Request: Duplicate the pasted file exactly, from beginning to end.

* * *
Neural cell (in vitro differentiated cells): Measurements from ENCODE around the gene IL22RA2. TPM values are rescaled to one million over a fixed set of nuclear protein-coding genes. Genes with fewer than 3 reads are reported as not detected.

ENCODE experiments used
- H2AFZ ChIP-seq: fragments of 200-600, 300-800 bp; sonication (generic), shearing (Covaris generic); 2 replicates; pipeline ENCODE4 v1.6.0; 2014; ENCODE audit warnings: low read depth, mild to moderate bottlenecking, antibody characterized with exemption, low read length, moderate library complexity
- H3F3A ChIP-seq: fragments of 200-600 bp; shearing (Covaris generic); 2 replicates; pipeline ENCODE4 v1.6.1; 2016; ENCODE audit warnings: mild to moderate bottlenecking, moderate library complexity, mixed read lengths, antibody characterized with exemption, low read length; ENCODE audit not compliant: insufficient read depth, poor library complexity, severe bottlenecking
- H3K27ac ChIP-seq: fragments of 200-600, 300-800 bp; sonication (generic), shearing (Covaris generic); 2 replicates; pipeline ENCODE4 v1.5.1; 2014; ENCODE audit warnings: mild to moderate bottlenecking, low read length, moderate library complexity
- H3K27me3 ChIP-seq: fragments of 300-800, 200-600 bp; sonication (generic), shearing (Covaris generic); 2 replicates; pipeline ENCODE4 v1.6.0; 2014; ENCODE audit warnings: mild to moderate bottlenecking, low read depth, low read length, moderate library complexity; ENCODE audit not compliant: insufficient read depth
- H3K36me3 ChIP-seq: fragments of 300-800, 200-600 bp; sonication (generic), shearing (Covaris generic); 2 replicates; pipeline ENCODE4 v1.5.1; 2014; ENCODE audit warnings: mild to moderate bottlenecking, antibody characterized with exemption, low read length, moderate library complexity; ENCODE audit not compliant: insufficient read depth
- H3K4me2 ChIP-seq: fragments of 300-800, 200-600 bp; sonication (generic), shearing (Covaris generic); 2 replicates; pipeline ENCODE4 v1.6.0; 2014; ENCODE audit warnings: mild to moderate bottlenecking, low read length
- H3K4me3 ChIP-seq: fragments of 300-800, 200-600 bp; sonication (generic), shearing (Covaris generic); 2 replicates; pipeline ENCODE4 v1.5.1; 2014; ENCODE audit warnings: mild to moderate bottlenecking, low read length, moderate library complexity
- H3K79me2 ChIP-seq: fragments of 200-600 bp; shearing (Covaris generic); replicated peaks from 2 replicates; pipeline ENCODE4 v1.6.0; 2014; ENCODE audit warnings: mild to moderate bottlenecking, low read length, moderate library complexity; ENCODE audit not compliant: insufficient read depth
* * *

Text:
Neural cell (in vitro differentiated cells): Measurements from ENCODE around the gene IL22RA2. TPM values are rescaled to one million over a fixed set of nuclear protein-coding genes. Genes with fewer than 3 reads are reported as not detected.

ENCODE experiments used
- H2AFZ ChIP-seq: fragments of 200-600, 300-800 bp; sonication (generic), shearing (Covaris generic); 2 replicates; pipeline ENCODE4 v1.6.0; 2014; ENCODE audit warnings: low read depth, mild to moderate bottlenecking, antibody characterized with exemption, low read length, moderate library complexity
- H3F3A ChIP-seq: fragments of 200-600 bp; shearing (Covaris generic); 2 replicates; pipeline ENCODE4 v1.6.1; 2016; ENCODE audit warnings: mild to moderate bottlenecking, moderate library complexity, mixed read lengths, antibody characterized with exemption, low read length; ENCODE audit not compliant: insufficient read depth, poor library complexity, severe bottlenecking
- H3K27ac ChIP-seq: fragments of 200-600, 300-800 bp; sonication (generic), shearing (Covaris generic); 2 replicates; pipeline ENCODE4 v1.5.1; 2014; ENCODE audit warnings: mild to moderate bottlenecking, low read length, moderate library complexity
- H3K27me3 ChIP-seq: fragments of 300-800, 200-600 bp; sonication (generic), shearing (Covaris generic); 2 replicates; pipeline ENCODE4 v1.6.0; 2014; ENCODE audit warnings: mild to moderate bottlenecking, low read depth, low read length, moderate library complexity; ENCODE audit not compliant: insufficient read depth
- H3K36me3 ChIP-seq: fragments of 300-800, 200-600 bp; sonication (generic), shearing (Covaris generic); 2 replicates; pipeline ENCODE4 v1.5.1; 2014; ENCODE audit warnings: mild to moderate bottlenecking, antibody characterized with exemption, low read length, moderate library complexity; ENCODE audit not compliant: insufficient read depth
- H3K4me2 ChIP-seq: fragments of 300-800, 200-600 bp; sonication (generic), shearing (Covaris generic); 2 replicates; pipeline ENCODE4 v1.6.0; 2014; ENCODE audit warnings: mild to moderate bottlenecking, low read length
- H3K4me3 ChIP-seq: fragments of 300-800, 200-600 bp; sonication (generic), shearing (Covaris generic); 2 replicates; pipeline ENCODE4 v1.5.1; 2014; ENCODE audit warnings: mild to moderate bottlenecking, low read length, moderate library complexity
- H3K79me2 ChIP-seq: fragments of 200-600 bp; shearing (Covaris generic); replicated peaks from 2 replicates; pipeline ENCODE4 v1.6.0; 2014; ENCODE audit warnings: mild to moderate bottlenecking, low read length, moderate library complexity; ENCODE audit not compliant: insufficient read depth